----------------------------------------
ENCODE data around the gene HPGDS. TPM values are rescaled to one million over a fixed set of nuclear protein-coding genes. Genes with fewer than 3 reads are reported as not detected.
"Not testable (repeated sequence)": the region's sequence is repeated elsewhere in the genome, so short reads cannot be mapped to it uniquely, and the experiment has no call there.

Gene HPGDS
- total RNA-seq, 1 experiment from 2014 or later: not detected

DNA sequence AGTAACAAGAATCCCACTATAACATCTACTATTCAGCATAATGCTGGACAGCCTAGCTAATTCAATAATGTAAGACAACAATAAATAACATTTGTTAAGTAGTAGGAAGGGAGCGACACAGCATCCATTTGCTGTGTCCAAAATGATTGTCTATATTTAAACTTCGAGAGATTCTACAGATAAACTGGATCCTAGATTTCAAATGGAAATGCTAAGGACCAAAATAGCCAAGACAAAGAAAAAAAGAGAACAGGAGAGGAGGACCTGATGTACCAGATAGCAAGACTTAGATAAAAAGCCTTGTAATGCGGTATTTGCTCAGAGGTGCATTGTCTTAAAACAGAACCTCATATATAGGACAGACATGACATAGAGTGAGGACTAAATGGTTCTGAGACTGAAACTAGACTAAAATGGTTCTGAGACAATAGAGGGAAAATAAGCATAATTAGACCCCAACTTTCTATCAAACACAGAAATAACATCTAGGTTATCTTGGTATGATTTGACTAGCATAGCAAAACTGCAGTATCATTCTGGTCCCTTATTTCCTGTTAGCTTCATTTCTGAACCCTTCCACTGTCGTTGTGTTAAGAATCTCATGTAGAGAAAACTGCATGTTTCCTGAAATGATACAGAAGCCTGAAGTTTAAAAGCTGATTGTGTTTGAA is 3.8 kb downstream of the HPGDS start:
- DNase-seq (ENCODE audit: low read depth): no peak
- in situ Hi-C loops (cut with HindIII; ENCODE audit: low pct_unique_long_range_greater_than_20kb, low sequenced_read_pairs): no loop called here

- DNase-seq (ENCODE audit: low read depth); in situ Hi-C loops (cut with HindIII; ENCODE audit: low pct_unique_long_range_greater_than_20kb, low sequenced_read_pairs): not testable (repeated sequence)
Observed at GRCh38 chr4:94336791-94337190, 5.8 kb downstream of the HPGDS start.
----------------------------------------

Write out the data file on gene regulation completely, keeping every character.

ENCODE data around the gene HPGDS. TPM values are rescaled to one million over a fixed set of nuclear protein-coding genes. Genes with fewer than 3 reads are reported as not detected.
"Not testable (repeated sequence)": the region's sequence is repeated elsewhere in the genome, so short reads cannot be mapped to it uniquely, and the experiment has no call there.

Gene HPGDS
- total RNA-seq, 1 experiment from 2014 or later: not detected

DNA sequence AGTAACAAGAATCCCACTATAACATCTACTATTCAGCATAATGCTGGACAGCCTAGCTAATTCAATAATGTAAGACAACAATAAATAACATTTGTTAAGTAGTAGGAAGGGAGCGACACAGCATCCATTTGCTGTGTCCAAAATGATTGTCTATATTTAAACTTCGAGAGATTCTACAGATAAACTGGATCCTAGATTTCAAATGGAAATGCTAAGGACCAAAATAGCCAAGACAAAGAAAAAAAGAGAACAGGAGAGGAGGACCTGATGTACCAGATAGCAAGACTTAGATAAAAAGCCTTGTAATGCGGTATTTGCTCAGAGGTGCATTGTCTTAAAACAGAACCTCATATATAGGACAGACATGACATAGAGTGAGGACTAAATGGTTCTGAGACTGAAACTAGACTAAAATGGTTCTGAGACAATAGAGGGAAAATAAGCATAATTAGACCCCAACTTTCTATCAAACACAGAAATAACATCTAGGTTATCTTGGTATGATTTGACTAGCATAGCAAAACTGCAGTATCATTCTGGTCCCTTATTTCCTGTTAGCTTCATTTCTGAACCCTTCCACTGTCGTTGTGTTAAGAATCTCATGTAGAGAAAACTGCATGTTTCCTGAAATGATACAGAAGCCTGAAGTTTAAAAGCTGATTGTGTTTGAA is 3.8 kb downstream of the HPGDS start:
- DNase-seq (ENCODE audit: low read depth): no peak
- in situ Hi-C loops (cut with HindIII; ENCODE audit: low pct_unique_long_range_greater_than_20kb, low sequenced_read_pairs): no loop called here

- DNase-seq (ENCODE audit: low read depth); in situ Hi-C loops (cut with HindIII; ENCODE audit: low pct_unique_long_range_greater_than_20kb, low sequenced_read_pairs): not testable (repeated sequence)
Observed at GRCh38 chr4:94336791-94337190, 5.8 kb downstream of the HPGDS start.